After volunteering with underprivileged children at the Boys and Girls Club, Crystal Williams decided there had to be something more she could do to help. So she prayed about it, and realized she was being called to become a foster parent.
When people think of foster parents, someone like Williams wouldn’t automatically come to mind. She is single, has a full-time job and was an only child until she was a teenager. The only childcare experience she had was volunteering and babysitting. But she did have a passion for children, which sometimes all you need.
Finding her calling
Williams first became familiar with foster care when she worked as a guardian ad litem intern in Robeson County, North Carolina. A guardian ad litem is an impartial person the court appoints to act as a representative for the minor children in a contested custody proceeding.
When she moved to Raleigh, she began working at the Boys and Girls Club and realized there was a high population of foster children. So Williams took two big steps to make an impact: she became a foster parent with another agency and a foster care case manager with Lutheran Services Carolinas (LSC).
When she originally interviewed with LSC, she was asked how she planned to manage her time and do both.
“I just said, ‘In all things I have faith and I don’t really know how it’s going to work, but this is my plan.’” Williams said.
More rewarding than challenging
Since becoming licensed, Williams has fostered 11 children—ages 3 to 18— with three of those being long-term; a minimum of 9 months. Her current placement recently got accepted to East Carolina University and Williams decided to be her host home that she can come back to during college breaks.
She also made a lateral move to become a foster care family recruiter for LSC. She is based in Raleigh and can travel up to 120 miles away to recruit.
“I’m going to stores, businesses, and if I have someone that expressed interest and they want to meet me or me come to their home, then I can sit down and talk to them,” she said. “I have a packet and information that I give them that just talks about the agency our mission, what we believe in, why we look for quality foster parents and what foster parents look like for us.”
Taking the job as a recruiter allows Williams to have more time at home with the children she fosters, and also gives her an opportunity to be more transparent with the families who are considering fostering. Being a foster parent herself, and addressing some of the challenges that come along with it, often gives her a leg-up in the recruitment process.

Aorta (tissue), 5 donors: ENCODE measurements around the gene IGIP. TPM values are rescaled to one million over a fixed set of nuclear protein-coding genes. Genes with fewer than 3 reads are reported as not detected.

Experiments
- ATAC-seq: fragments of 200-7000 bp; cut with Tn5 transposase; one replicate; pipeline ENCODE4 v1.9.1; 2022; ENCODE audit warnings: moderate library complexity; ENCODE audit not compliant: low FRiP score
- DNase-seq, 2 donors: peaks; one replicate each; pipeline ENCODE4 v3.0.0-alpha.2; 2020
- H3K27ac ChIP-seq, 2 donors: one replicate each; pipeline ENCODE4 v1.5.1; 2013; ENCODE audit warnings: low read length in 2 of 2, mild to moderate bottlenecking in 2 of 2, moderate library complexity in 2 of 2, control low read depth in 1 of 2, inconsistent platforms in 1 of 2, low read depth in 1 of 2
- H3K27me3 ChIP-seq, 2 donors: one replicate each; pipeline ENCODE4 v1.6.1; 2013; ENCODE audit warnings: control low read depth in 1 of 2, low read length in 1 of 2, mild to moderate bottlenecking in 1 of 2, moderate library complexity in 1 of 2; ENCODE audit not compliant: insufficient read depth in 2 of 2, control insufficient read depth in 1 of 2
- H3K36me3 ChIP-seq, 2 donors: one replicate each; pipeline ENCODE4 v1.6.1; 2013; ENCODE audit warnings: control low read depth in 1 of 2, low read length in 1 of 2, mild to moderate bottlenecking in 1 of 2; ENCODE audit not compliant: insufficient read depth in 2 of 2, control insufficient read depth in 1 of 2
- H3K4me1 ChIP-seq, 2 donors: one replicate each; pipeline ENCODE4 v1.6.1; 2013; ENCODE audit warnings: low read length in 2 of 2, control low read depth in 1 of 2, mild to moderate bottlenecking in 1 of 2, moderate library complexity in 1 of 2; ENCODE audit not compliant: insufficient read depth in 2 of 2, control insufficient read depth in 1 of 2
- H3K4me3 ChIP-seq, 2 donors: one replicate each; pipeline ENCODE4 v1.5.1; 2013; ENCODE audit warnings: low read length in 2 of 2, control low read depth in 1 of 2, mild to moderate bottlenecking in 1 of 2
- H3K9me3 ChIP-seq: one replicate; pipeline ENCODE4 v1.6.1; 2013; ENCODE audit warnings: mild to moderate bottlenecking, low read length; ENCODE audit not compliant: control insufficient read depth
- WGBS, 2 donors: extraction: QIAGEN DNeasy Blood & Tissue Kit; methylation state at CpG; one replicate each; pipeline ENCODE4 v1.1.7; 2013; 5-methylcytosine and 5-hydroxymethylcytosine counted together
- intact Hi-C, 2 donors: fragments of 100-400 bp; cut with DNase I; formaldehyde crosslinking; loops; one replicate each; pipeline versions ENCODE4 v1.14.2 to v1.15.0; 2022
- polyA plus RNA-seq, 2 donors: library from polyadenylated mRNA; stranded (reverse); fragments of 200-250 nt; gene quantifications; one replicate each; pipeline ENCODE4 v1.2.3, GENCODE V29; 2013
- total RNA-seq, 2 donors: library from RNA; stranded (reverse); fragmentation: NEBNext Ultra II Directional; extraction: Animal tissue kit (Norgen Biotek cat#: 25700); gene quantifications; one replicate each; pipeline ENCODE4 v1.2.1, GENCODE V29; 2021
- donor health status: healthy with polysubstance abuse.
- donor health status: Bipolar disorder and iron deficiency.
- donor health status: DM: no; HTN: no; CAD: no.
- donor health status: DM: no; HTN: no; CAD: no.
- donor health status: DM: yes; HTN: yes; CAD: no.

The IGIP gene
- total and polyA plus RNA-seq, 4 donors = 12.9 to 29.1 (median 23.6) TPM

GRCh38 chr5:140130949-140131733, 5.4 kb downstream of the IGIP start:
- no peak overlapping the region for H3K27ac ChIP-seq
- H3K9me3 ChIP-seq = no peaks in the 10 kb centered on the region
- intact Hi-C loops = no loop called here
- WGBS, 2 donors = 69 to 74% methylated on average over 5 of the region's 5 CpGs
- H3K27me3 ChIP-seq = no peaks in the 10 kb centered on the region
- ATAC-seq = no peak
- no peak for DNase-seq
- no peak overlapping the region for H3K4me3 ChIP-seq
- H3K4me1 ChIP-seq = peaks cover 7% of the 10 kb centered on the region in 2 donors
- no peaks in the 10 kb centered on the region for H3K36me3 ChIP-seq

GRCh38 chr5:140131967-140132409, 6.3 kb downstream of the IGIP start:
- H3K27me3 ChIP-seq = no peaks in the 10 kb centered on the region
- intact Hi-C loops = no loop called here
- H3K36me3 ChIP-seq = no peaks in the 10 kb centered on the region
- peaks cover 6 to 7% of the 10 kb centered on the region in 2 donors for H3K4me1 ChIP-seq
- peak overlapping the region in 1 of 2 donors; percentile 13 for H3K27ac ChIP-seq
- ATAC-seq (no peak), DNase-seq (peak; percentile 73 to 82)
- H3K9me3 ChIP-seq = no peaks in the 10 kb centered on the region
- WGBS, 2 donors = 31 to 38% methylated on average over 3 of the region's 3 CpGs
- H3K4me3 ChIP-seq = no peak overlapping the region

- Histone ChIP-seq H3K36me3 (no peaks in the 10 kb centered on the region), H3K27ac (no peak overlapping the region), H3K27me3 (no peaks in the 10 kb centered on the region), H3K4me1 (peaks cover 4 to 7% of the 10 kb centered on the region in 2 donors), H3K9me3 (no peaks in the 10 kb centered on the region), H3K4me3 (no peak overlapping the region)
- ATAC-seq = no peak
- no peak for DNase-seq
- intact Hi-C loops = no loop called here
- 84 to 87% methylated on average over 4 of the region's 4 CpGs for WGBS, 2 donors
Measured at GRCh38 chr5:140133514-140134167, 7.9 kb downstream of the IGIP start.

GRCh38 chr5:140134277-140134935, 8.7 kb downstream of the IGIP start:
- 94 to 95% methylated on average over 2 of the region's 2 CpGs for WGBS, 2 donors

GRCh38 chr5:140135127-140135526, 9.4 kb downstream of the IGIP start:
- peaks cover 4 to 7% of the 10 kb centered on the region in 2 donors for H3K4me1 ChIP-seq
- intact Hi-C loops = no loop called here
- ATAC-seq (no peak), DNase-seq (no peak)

“It’s easy for me to have a very transparent conversation with people about how in my opinion, it is far more rewarding than challenging,” Williams said. “It does present its challenges, but I tell them at LSC we are great at giving you the support you need. I’m able to give an opinion on both sides of the coin because I have a holistic approach to it, and they appreciate that.”
The best advice she can give to families who work full-time but also want to become a foster parents, is to find their support system; church members, friends, family, or neighbors who can pass a criminal background check and be there when needed.
“I have sorority sisters and friends and church members that always embrace all of my kids,” she said. “If I need anybody, they are willing to help.”
For Williams, the most rewarding part about being a foster parent is giving the children new experiences; whether that be taking them to the movies for the first time or giving them their first birthday party.
She is always ready to talk to families about her experiences, and hopes it will encourage more to take that next step and welcome a foster child into their home.
“It’s important that we always have parents on the roster that we can call, even if you don’t get a placement right way. Kids come into foster care every day, so being able to find a suitable home for them is important,” she said. “Not every home is going to be suitable for every child, but if we have enough homes with various dynamics, then any kid that comes into care we should be able to find a suitable home for them.”